However, DuckDuckGo’s tool hasn’t been rolled out as part of an update to all Android phones, nor is it available as a separate download — it’s built into DuckDuckGo’s privacy-focused browser app, but works across your device. In a post on its blog, the company says that the tool will block “trackers it identifies in other apps from third-party companies.”
Once App Tracking Protection is enabled, it will run in the background as you use your phone. The tool recognizes when an app is about to send data to a third-party tracker, and will then prevent the app from taking your information.
DuckDuckGo says that it’s “continually working to identify and protect against new trackers,” which means that your data should be kept away from any new trackers that crop up. From the DuckDuckGo app, you should also be able to see a real-time view of trackers that the tool has blocked, along with where your data would’ve been going.
The company says that although its App Tracking Protection tool isn’t a virtual private network (VPN), your device will behave as if it is one. “This is because App Tracking Protection uses a local ‘VPN connection’ which means that it works its magic right on your smartphone,” DuckDuckGo explains in its post. “However, App Tracking Protection is different from VPNs because it never routes app data through an external server.”
While conducting its own test, DuckDuckGo found that more than 96 percent of some of the most popular free Android apps have third-party trackers that most users are unaware of. The company also discovered that 87 percent of these apps send user data to Google, while 68 percent send data to Facebook.
Right now the tool is in beta, but you can join the private waitlist (you won’t have to enter any personal information to do so). To sign up, download DuckDuckGo from the Google Play Store, and open the app. Hit “Settings” followed by “App Tracking Protection” in the “Privacy Section.” From there, choose “Join the Private Waitlist.” DuckDuckGo says it's gradually introducing the feature to more people every week.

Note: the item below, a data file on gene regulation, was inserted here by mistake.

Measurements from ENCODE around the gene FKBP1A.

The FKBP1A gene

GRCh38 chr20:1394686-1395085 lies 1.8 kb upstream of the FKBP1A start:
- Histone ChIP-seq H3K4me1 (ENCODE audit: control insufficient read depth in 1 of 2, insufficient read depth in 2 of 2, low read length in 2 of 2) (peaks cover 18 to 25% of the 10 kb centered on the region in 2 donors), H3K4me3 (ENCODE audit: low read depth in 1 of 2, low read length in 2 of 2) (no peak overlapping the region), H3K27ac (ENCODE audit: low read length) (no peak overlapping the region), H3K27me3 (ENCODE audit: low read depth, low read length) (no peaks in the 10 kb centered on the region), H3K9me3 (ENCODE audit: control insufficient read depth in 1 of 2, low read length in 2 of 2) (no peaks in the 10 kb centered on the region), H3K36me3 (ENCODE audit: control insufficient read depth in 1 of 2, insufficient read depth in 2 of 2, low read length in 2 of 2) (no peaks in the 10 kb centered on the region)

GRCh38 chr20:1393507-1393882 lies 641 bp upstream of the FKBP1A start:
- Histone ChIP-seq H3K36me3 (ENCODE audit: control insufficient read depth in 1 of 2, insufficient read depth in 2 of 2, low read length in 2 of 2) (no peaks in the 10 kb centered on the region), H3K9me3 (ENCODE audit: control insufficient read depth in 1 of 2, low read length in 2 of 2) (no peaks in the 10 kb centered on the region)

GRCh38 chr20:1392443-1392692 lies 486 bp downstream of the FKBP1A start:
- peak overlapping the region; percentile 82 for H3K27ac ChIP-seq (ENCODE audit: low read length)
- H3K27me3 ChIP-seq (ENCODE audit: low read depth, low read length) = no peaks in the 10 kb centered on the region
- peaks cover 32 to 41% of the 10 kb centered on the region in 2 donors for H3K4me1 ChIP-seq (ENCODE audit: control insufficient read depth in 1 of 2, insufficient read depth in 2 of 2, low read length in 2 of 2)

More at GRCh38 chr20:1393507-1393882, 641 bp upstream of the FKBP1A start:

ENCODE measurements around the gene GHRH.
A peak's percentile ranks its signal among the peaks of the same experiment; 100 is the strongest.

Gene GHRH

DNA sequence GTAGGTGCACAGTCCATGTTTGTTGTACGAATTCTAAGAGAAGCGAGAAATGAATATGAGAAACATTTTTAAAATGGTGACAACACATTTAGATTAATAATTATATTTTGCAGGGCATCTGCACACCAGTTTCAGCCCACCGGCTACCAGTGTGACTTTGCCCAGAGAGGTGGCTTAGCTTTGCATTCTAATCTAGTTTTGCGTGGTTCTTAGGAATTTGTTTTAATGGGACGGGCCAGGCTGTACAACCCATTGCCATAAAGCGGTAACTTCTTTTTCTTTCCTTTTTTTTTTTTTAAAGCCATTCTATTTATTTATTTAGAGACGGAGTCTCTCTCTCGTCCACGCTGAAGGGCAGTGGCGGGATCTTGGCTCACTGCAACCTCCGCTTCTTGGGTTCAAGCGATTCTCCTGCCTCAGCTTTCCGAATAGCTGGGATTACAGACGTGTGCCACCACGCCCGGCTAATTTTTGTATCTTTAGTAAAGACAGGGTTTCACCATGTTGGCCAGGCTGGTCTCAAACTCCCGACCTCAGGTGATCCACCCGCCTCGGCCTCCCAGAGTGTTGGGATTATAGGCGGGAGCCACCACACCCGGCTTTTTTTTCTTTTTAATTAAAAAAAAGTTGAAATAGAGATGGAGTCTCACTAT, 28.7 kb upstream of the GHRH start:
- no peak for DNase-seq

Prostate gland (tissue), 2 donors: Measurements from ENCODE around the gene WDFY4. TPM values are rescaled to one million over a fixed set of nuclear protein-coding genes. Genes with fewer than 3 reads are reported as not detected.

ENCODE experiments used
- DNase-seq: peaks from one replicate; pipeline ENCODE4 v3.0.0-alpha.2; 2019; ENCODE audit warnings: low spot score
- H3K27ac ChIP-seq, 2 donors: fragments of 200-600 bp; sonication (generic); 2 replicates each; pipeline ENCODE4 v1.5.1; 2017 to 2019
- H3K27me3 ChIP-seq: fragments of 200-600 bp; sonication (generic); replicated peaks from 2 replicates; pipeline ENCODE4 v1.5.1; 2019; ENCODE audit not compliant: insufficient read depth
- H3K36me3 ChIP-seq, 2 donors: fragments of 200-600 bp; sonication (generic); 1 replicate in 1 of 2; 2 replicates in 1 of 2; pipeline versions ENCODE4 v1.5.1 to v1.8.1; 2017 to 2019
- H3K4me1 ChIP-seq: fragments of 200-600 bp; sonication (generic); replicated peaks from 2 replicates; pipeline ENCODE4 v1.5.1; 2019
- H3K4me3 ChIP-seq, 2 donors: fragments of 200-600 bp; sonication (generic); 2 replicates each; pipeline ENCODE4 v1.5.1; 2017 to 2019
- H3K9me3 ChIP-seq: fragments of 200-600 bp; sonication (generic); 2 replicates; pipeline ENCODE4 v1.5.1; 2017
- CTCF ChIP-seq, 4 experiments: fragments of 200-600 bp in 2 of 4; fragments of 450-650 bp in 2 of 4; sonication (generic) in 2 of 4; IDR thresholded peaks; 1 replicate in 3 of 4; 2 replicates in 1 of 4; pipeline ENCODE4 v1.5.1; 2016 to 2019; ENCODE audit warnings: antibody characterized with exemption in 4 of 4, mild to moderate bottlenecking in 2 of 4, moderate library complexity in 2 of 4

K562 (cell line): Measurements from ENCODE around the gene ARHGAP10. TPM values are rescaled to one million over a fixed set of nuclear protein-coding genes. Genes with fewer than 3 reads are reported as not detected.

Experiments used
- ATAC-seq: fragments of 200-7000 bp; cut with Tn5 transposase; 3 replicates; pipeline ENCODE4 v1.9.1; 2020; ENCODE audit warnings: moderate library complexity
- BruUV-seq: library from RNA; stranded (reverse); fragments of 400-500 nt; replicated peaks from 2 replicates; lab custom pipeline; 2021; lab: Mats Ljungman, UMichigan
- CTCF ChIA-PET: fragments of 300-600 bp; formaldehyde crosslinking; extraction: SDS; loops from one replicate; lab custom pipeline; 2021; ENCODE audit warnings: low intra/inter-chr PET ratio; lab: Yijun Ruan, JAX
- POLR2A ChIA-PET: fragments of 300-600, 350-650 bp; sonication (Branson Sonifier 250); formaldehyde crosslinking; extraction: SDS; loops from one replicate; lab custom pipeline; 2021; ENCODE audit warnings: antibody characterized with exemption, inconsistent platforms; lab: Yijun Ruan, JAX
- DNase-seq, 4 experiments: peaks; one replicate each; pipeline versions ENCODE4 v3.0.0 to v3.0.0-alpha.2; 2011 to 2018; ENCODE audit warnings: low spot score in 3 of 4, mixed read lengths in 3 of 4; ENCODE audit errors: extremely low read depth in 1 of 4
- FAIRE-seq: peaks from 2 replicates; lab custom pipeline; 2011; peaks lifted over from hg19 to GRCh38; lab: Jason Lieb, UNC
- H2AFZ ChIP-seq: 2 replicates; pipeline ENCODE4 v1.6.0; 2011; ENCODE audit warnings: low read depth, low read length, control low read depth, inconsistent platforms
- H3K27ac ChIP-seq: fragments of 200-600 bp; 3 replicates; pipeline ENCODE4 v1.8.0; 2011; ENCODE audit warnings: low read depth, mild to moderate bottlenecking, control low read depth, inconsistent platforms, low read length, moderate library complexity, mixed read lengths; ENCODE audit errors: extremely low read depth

As pointed out by Wired, DuckDuckGo obviously doesn’t have the power to change the internal configuration of Android devices like Google does, which means that DuckDuckGo’s tool still can’t fully replace Apple’s. The same is true if you combine DuckDuckGo’s blocker and the privacy settings already in Android devices — Apple’s stringent App Tracking Transparency tools essentially uproot the advertising system on iPhones, reportedly costing social platforms $10 billion as a result.
In response to Apple’s tracking tool, Google started making it more difficult for apps to collect data on users by restricting them from accessing users’ Advertising IDs after they’ve opted out of tracking. Android’s looser policies may be more app-friendly, but its built-in privacy protections still fall short of Apple’s.
The yet-to-be-announced Samsung Galaxy S21 Fan Edition (FE) has become the victim of another leak, according to a report by Android Police. Just like its S20 FE predecessor, which serves as the affordable counterpart to the S20, the S21 FE is supposed to be the budget-friendly alternative to the flagship S21.
Marketing images leaked by Coinbrs show several images of the device, and it, unsurprisingly, closely resembles the S21. The images show us much of what we saw in the S21 FE’s user manual that was previously leaked in September.
As noted by Coinbrs, the device will reportedly have three cameras on its rear: a main 64MP sensor, a depth sensor, and an ultra-wide-angle sensor. On the front, it’s said to have a hole-punch notch housing a 32MP selfie camera, along with an in-display fingerprint scanner.
When compared to the S21 base model’s 6.2-inch display, the S21 FE is rumored to have a slightly bigger screen than its premium counterpart, sporting a 6.4-inch FHD+ 120Hz AMOLED display. Coinbrs says that it may also have a larger 4,500mAh battery that supports 15W fast charging — a small upgrade from the S21’s 4,000mAh battery. In terms of processing power, Coinbrs expects it to either come with the Snapdragon 888 or the Exynos 2100 chip depending on the market, as well as up to 12GB of RAM and 256GB of internal storage.
In June, we weren’t sure there was going to be an S21 FE at all — the ongoing chip shortage spurred rumors that Samsung may be halting the phone’s production. The S21 FE still hasn’t been officially confirmed by Samsung, but Coinbrs claims that the company will officially reveal the phone on January 4th.